We never saw these coming! I am shocked! Appalled! Amazed even!
Not all video games are meant to just be played. Sometimes, they are meant to tell a story, and sometimes that story can have some of the craziest twists and turns you've ever seen. I compiled a list of some of the best twists in all of video games. Take a look and tell me what you think.
10. Samus was a woman the whole time! (Metroid)
I will admit, this is a little bit before my time, but man what a twist. In an industry that usually gives male characters the starring role - it must've been a jaw-dropping moment for men who realized Samus was a woman the entire time! Way before Mad Max: Fury Road tricked you into supporting amazing female action heroes, the developers of Metroid were changing the game.
This twist still remains relevant, because it was one of the first games that featured a female character in a central role - and of a difficult action game! And while I didn't get to experience this twist first hand, I will always be grateful for its existence.
9. The cake is a lie. (Portal)
The cake is a lie! And sure, this whole thing seemed fishy from the start, but when I played this as a young teen - I wasn't expecting the second half of the game. After you complete the final chamber, the evil AI, GLaDOS informs you that you have won - right before she stars you on your slow path to incineration. It was a delightful twist, that told that this game was much more than it seemed to be.
I expected to come face to face with GLaDOS, or some sort of evil scientist, when I completed the final chamber. Luckily, the game didn't disappoint and gave a super fun extra half that defied my expectations and gave this game its iconic status.
8. The world ends. (Final Fantasy VI)
This is one of three Final Fantasy games on this list. Believe it or not, there was a time when Final Fantasy told good stories. In Final Fantasy VI, you take control of the recently escaped Terra and company as they attempt to defeat the Empire and the evil clown, Kefka. After spending most of the game pursuing him, you finally catch up to him on top of a large mountain. But it's too late, Kefka ends the world right before your eyes - and that's not even the end of the game.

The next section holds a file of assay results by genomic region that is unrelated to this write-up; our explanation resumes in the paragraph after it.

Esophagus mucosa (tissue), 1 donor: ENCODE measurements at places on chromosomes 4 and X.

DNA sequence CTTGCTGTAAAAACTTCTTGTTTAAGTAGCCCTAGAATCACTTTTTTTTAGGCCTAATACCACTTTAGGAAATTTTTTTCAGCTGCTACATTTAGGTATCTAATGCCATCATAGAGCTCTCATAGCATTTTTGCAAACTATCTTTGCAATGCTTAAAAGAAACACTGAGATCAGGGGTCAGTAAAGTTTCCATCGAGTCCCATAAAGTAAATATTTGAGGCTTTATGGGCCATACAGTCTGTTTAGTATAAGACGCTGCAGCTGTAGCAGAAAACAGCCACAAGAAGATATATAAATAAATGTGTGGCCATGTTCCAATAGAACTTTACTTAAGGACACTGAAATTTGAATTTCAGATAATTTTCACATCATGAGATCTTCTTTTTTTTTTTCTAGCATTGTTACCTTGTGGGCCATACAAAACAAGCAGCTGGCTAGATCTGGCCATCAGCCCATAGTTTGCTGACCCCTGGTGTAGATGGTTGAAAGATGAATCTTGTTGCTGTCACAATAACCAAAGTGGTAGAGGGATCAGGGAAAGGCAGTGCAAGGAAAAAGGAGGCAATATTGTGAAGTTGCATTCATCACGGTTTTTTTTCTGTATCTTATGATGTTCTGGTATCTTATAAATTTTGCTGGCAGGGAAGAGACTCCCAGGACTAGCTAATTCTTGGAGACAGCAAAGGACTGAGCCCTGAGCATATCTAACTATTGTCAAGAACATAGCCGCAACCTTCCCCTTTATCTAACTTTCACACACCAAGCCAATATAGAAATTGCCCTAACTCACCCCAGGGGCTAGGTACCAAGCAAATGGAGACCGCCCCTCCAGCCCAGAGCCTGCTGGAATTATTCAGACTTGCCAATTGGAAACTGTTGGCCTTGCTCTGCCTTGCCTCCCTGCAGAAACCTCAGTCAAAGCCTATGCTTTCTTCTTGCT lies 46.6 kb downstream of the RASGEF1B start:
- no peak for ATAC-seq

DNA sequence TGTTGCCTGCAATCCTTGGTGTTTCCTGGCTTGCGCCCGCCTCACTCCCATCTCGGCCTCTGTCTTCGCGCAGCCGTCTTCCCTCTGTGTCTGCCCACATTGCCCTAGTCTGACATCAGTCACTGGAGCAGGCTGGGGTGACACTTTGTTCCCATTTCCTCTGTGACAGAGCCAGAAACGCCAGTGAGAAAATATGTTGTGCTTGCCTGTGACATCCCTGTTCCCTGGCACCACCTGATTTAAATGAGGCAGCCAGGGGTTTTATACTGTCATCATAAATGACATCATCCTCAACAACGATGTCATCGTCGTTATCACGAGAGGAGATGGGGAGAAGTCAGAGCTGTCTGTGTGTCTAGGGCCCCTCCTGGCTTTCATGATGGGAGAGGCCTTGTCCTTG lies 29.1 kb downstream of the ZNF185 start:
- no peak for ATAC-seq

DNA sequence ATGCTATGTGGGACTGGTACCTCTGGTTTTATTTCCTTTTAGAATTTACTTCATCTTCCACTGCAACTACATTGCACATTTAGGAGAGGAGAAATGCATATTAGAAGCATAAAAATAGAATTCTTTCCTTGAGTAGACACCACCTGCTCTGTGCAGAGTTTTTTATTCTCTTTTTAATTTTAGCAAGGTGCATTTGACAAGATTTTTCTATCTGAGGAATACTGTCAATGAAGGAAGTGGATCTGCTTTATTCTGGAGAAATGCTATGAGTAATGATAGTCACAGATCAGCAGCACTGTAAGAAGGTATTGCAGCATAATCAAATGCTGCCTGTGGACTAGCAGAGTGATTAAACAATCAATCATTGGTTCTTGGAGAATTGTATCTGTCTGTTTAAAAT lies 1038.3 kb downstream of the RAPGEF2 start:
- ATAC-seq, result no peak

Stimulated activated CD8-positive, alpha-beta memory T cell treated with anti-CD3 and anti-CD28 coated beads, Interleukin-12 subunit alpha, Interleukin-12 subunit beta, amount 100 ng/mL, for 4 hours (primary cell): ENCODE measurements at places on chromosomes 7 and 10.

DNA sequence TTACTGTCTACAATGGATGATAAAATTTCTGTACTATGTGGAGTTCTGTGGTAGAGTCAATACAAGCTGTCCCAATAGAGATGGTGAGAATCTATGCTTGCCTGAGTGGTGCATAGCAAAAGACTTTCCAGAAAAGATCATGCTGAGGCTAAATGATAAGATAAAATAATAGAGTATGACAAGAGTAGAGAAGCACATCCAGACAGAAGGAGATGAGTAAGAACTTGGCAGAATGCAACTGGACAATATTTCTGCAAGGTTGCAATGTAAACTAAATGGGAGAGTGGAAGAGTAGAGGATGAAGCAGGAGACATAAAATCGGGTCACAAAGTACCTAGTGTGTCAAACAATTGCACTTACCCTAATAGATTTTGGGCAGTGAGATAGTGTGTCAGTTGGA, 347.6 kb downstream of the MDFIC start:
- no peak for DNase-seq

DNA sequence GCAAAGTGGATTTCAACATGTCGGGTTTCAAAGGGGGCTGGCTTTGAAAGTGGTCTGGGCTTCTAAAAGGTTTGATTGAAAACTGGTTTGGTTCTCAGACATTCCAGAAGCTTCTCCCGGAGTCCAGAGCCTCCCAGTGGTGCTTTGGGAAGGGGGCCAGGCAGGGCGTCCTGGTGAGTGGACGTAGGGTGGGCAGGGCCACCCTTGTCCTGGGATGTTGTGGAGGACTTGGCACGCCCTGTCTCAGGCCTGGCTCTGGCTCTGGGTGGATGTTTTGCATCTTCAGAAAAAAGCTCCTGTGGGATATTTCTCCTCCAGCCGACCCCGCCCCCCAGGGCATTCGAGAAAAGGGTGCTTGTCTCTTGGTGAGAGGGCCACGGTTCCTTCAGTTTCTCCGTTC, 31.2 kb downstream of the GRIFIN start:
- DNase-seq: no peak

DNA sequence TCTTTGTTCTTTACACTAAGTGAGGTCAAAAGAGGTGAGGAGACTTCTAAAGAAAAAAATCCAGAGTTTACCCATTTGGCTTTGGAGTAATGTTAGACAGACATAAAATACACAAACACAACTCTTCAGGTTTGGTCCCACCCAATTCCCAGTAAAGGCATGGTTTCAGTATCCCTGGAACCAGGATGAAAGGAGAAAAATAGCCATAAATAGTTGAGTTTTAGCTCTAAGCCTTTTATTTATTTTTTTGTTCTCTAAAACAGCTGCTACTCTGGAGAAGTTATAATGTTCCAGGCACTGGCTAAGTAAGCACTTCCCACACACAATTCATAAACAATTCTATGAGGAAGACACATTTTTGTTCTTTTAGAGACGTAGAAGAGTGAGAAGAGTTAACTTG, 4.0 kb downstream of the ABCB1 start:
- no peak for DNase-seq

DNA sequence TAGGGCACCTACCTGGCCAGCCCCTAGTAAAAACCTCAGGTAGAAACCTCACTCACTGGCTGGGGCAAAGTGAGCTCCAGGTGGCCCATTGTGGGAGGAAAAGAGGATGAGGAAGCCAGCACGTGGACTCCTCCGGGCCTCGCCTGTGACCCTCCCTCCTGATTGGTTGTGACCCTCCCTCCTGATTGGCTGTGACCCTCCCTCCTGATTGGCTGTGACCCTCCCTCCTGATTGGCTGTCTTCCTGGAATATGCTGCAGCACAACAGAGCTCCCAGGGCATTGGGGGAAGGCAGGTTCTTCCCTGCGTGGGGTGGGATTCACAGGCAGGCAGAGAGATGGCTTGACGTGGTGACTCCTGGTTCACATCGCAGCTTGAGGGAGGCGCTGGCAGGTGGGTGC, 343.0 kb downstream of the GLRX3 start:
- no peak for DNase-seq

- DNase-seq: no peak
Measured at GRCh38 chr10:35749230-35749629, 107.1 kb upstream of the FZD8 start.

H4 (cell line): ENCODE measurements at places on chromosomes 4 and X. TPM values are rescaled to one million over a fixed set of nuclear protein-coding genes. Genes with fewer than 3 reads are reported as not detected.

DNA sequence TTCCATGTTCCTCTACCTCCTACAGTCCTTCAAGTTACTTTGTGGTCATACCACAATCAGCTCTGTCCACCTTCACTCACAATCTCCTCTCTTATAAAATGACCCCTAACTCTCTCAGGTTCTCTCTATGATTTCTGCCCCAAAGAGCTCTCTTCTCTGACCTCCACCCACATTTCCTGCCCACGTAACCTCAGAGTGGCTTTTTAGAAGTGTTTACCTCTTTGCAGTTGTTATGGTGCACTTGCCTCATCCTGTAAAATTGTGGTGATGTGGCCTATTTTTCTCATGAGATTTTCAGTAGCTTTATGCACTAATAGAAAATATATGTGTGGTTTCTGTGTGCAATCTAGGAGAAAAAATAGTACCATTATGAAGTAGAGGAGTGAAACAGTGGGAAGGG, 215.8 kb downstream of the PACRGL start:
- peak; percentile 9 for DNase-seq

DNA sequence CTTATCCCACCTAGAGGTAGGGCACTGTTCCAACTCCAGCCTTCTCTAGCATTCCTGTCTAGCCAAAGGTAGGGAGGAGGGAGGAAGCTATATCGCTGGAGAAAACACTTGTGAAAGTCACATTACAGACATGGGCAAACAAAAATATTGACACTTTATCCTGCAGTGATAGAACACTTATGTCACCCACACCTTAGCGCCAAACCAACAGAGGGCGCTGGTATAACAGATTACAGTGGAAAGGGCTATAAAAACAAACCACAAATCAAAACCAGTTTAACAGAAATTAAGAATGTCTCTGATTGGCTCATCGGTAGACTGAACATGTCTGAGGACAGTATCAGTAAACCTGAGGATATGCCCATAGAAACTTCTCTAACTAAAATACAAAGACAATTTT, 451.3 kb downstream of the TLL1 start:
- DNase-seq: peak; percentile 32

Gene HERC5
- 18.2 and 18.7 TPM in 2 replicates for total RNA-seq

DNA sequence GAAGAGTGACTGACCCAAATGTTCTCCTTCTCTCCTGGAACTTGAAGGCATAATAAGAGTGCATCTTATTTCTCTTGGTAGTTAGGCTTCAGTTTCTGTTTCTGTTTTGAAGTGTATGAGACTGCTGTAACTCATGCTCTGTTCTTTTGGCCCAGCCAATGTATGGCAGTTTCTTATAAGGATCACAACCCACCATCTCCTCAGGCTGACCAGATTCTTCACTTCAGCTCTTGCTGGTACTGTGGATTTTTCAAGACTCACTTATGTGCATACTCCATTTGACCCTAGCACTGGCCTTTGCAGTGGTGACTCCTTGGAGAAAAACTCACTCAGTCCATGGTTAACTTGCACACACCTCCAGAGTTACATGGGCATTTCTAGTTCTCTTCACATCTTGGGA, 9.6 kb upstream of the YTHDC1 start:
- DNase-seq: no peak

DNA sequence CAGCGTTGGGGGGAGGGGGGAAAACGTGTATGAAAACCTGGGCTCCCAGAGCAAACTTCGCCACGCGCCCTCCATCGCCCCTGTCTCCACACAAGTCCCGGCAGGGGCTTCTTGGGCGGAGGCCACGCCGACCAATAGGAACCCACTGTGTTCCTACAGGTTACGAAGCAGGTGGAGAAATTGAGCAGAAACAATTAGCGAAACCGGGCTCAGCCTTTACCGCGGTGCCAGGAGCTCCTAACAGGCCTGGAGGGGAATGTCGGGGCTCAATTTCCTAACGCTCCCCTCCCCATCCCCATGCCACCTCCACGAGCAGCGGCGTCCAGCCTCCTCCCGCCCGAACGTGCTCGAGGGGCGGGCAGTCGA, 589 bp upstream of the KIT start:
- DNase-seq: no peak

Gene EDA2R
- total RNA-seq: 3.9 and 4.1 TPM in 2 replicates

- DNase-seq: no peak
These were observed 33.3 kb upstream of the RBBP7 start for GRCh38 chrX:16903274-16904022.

This twist was difficult, I played this without knowing anything about the game initially and I couldn't believe my eyes when Kefka actually won. I thought I had lost the game, or did something wrong, but no. This is just the game. And, a year later, you don't even have your whole party - you have quest around the world to find them! It was a lot, a whole lot. And it was great.
7. Tidus is a ghost? (Final Fantasy X)
This twist is still really hard for me to swallow. Apparently, back when Zanarkand and Bevelle were waging war, the people of Zanarkand all became fayth - which create aeons - and created their own Dream Zanarkand separate from the real Zanarkand of Spira. And Tidus, the main character of the game, hails from this Dream Zanarkand. So, the entire time, he is not real. In the end, when you have defeated the final boss, the Dream Zanarkand and Tidus disappear, leading to one of the most heartbreaking scenes in gaming history.
Now, this was a lot to take in and honestly I think that it's one of the most convoluted of the whole list. But, it ranks higher than the others, because it was unsuspected and unlike anything I'd ever heard before.
6. You were a sith. (Star Wars: Knights of the Old Republic)
Amnesiac characters are always set up to have some sort of twist in the end, but I wasn't expecting this. Throughout the game, you are working with the scattered and struggling Jedi forces to take down the evil, Darth Malak - current Dark Lord of the Sith, and all around asshole. However, what you don't know, is that you were actually his Master, the evil Darth Revan.